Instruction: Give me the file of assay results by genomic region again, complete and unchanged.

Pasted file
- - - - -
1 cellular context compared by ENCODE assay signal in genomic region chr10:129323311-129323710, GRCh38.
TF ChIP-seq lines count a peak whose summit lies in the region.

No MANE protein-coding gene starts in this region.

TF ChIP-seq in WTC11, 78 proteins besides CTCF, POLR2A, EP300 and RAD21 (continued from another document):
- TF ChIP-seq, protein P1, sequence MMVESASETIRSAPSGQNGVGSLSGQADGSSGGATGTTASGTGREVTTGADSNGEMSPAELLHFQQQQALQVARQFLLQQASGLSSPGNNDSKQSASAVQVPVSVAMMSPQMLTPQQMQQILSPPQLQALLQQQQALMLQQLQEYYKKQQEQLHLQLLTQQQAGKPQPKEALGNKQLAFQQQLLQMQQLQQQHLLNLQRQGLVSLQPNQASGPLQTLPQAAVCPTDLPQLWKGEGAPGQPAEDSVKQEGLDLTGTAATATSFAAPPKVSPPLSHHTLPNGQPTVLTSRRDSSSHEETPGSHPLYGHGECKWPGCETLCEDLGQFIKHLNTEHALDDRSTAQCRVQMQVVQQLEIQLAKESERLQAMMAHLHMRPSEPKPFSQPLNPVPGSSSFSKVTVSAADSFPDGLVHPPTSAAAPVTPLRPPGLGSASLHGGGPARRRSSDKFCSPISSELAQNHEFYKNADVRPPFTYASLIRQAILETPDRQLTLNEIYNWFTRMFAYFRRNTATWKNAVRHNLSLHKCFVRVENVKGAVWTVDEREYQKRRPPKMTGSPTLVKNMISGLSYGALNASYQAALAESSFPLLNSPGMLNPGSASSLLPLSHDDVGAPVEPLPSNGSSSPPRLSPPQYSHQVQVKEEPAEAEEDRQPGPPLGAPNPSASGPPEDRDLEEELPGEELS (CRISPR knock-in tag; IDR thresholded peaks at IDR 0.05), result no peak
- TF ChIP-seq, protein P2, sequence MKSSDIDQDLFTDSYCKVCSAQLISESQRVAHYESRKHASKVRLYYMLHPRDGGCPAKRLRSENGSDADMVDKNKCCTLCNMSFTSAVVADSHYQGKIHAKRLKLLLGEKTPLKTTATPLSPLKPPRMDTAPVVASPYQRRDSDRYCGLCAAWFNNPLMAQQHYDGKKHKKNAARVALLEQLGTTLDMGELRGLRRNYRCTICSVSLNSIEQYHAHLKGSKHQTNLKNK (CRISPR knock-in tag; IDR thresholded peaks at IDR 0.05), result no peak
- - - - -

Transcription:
1 cellular context compared by ENCODE assay signal in genomic region chr10:129323311-129323710, GRCh38.
TF ChIP-seq lines count a peak whose summit lies in the region.

No MANE protein-coding gene starts in this region.

TF ChIP-seq in WTC11, 78 proteins besides CTCF, POLR2A, EP300 and RAD21 (continued from another document):
- TF ChIP-seq, protein P1, sequence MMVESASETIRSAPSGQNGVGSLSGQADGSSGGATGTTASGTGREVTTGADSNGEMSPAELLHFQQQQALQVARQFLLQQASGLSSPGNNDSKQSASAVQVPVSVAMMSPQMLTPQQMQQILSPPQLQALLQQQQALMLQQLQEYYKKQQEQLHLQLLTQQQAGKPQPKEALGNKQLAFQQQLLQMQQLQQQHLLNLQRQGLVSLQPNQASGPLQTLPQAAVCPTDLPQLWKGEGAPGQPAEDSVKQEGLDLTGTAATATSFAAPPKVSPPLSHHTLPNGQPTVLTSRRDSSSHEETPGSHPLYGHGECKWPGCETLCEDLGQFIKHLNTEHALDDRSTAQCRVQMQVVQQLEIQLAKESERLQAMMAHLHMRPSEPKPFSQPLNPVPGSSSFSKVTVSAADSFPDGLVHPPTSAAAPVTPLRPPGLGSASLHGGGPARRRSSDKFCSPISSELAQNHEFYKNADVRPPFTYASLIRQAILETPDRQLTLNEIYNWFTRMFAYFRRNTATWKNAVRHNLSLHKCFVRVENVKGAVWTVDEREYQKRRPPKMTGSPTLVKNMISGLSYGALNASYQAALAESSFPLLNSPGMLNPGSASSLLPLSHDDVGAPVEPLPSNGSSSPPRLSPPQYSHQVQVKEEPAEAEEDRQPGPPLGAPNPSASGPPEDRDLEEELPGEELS (CRISPR knock-in tag; IDR thresholded peaks at IDR 0.05), result no peak
- TF ChIP-seq, protein P2, sequence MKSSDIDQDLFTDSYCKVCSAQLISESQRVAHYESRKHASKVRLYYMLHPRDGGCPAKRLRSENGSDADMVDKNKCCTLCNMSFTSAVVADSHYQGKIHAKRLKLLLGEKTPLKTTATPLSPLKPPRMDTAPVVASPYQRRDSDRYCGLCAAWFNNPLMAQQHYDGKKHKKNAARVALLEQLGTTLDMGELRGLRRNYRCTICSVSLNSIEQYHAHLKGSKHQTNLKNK (CRISPR knock-in tag; IDR thresholded peaks at IDR 0.05), result no peak